Show Review: Kevin Devine & The Goddamn Band @ Royale 12.10.16
by Justine Cowan (Marketing), published January 17th 2017
Certain albums are made for summer: fun, carefree, relaxing. Others provide a fitting companion to the changing of the leaves and your crumbling motivation as the fall semester gains momentum. Kevin Devine’s latest tour package, anchored by Pinegrove, Petal and Julien Baker, provides the perfect soundtrack to a cozy winter night in, and when the tour hit Royale this December in the middle of a sub-zero wind chill weekend, the timing could not have been more apt. Though Petal doesn’t quite pull on the heartstrings or, more accurately, wrench them open, the way Memphis songwriter Julien Baker does (she was not present for this particular leg of the tour), Kiley Lotz’s vocals had no trouble filling the room. The crowd didn’t seem all too familiar with the material off of 2015’s Shame, but Lotz has an endearing sincerity onstage, and the band’s warm tone was enough to, well, warm up the crowd for New Jersey’s Pinegrove, whose Cardinal has caught the attention of virtually every music publication since its release in February. The five-piece’s debut full length was put out by Run For Cover Records, a label that is no stranger to eager, passionate fans, and it appeared that many in attendance that night had shown up specifically to watch Pinegrove rather than Devine. Carried by a strong crowd response, the band was certainly a highlight of the night, playing almost the entirety of Cardinal as well as an older cut, “Angelina.” Pinegrove’s alt-country sound is made louder and more intense during their live shows, hinting at indie rock or perhaps early emo influences, particularly due to vocalist Evan Stephens Hall’s thoughtful lyrics. Album closer and fan favorite “New Friends” could easily be the next go-to sing-along choice in years to come; it’s hard not to imagine someone strumming an acoustic guitar while everyone yells, “What’s the worst that could happen?” around a fire or a pile of beer cans.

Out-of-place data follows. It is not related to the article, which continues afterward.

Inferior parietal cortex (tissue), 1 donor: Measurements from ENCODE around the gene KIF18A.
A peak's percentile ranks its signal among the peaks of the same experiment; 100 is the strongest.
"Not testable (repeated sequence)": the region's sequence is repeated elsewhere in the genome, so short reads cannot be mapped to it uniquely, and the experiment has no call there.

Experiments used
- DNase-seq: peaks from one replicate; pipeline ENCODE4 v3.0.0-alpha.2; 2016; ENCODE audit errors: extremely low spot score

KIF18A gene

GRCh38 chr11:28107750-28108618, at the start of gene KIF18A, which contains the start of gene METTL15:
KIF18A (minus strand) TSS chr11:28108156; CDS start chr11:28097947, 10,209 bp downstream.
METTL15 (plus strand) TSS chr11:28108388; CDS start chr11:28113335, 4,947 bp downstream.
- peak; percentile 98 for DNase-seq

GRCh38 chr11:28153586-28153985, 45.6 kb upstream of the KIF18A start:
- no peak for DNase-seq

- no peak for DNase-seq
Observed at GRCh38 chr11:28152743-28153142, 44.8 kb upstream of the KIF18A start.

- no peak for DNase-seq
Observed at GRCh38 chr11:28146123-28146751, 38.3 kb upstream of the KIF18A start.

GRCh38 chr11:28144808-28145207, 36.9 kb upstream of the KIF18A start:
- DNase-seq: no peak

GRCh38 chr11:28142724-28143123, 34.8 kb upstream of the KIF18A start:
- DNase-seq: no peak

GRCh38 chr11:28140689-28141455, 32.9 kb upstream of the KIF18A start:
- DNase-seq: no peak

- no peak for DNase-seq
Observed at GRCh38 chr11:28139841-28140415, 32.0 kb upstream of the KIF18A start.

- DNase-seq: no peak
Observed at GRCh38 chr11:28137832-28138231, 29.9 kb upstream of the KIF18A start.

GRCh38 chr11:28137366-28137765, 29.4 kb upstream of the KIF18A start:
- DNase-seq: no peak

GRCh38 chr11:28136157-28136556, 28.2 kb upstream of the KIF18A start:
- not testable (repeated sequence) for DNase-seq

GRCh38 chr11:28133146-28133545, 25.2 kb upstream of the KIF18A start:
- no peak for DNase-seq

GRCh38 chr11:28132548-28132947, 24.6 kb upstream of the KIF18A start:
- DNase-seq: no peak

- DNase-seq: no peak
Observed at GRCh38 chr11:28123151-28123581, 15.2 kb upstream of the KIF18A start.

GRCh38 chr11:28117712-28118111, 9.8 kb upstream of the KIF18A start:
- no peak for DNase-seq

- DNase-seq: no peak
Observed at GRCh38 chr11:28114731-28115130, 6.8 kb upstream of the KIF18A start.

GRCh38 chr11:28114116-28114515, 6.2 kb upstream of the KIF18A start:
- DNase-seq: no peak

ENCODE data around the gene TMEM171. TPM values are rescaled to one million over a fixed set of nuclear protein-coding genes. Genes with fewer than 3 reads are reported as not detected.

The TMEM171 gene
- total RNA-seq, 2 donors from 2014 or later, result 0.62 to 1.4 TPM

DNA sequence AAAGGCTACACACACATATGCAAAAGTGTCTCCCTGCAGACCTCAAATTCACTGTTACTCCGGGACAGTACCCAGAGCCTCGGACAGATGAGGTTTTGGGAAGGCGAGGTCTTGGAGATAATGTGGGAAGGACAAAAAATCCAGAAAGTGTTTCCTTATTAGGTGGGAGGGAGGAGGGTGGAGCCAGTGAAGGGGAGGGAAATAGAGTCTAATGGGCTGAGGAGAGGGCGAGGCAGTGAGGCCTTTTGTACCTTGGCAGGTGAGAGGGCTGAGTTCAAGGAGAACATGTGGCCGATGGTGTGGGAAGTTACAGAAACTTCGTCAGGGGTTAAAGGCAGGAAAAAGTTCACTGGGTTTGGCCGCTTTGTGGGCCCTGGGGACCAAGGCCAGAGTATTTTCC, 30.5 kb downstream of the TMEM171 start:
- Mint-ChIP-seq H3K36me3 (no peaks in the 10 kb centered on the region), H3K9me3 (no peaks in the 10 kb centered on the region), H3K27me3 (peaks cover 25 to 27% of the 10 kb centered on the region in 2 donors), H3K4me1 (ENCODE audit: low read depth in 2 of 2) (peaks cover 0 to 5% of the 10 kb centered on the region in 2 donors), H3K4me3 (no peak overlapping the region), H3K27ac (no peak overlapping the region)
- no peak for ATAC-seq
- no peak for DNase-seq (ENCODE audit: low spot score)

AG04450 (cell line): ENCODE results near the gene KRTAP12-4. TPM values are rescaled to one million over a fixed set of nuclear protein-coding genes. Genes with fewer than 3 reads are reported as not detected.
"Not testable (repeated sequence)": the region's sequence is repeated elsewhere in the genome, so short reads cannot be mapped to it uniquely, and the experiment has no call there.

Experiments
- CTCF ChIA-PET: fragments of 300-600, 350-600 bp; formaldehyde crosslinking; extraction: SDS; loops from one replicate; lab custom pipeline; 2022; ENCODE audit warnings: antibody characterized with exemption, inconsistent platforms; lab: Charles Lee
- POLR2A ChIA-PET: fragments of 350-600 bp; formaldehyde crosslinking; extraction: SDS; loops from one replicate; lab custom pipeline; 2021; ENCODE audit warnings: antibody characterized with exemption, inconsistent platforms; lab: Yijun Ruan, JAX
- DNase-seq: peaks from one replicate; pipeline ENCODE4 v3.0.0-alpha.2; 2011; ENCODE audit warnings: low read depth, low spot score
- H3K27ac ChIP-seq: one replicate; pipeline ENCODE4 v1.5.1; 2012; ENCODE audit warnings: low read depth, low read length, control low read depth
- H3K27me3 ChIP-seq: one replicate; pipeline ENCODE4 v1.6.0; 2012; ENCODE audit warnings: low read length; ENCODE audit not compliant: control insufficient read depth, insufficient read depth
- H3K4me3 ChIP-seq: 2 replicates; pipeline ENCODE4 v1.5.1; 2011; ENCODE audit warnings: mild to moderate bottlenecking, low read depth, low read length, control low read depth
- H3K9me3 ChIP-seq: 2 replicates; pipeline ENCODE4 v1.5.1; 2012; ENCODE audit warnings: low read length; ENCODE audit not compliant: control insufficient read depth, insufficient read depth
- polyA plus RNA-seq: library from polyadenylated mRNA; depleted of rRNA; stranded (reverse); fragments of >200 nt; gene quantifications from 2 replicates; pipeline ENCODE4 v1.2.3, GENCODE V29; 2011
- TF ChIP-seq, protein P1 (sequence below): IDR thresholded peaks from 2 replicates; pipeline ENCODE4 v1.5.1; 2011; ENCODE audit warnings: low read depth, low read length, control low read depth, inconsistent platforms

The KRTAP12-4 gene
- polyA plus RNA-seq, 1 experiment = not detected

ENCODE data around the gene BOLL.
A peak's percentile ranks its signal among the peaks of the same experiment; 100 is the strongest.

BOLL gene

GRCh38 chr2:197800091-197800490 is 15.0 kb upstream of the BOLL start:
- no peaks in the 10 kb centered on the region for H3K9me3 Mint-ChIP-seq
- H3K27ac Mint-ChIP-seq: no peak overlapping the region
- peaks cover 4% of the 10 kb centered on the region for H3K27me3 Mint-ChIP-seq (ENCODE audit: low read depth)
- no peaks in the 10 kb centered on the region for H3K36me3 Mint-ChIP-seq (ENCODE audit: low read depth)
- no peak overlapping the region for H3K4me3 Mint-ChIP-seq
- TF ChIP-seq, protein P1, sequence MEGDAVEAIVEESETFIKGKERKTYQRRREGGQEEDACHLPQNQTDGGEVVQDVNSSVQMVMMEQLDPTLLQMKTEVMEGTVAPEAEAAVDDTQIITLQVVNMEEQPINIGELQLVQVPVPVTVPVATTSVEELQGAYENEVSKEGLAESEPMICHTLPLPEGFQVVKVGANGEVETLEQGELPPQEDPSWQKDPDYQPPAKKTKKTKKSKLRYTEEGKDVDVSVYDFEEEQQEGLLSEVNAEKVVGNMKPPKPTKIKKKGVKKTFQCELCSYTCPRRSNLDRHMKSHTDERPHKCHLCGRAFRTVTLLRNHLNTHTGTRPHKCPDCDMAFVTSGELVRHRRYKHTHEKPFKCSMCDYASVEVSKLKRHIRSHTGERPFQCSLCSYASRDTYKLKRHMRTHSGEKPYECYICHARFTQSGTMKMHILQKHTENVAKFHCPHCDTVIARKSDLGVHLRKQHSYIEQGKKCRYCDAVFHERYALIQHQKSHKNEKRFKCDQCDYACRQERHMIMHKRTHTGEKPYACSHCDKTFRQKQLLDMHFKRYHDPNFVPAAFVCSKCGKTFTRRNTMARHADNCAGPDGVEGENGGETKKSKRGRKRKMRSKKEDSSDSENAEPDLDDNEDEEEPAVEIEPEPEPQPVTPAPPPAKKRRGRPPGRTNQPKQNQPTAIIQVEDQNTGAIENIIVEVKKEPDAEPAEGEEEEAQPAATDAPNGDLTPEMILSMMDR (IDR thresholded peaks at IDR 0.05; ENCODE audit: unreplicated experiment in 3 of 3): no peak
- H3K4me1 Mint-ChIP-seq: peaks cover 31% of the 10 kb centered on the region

Kevin Devine is an artist who consistently pumps out solid, catchy records but somehow stays under the mainstream radar. This tour was in support of his ninth (yes, ninth) and latest studio album, Instigator, and the set leaned heavily on it. It was a stark contrast to Devine’s previous show in our very own afterHours this past spring, a low-key but fantastic acoustic set played to a somewhat empty venue. This time around, backed by his touring bassist and drummer, collectively referred to as “the Goddamn Band,” Devine exuded energy, focusing on his more upbeat material, though he did open with a solo rendition of acoustic favorite “Ballgame.” The crowd was relaxed and attentive, despite appearing unfamiliar with the new songs. On stage, Devine is warm and funny, with an ease that comes from over a decade of experience. He recounted tales of previous shows in Boston, a few played in venues that no longer even exist, and surprised the audience by inviting Petal’s Kiley Lotz back out for a cover of Eminem’s “Lose Yourself,” which she absolutely nailed (Devine admitted to getting lost “every time after ‘Mom’s spaghetti’”). Closing with “Cotton Crush” and “Yr Damned Ol’ Dad,” Devine’s music and relaxed demeanor acted as the musical equivalent of a favorite cup of tea before the crowd filed out into the twenty-degree night.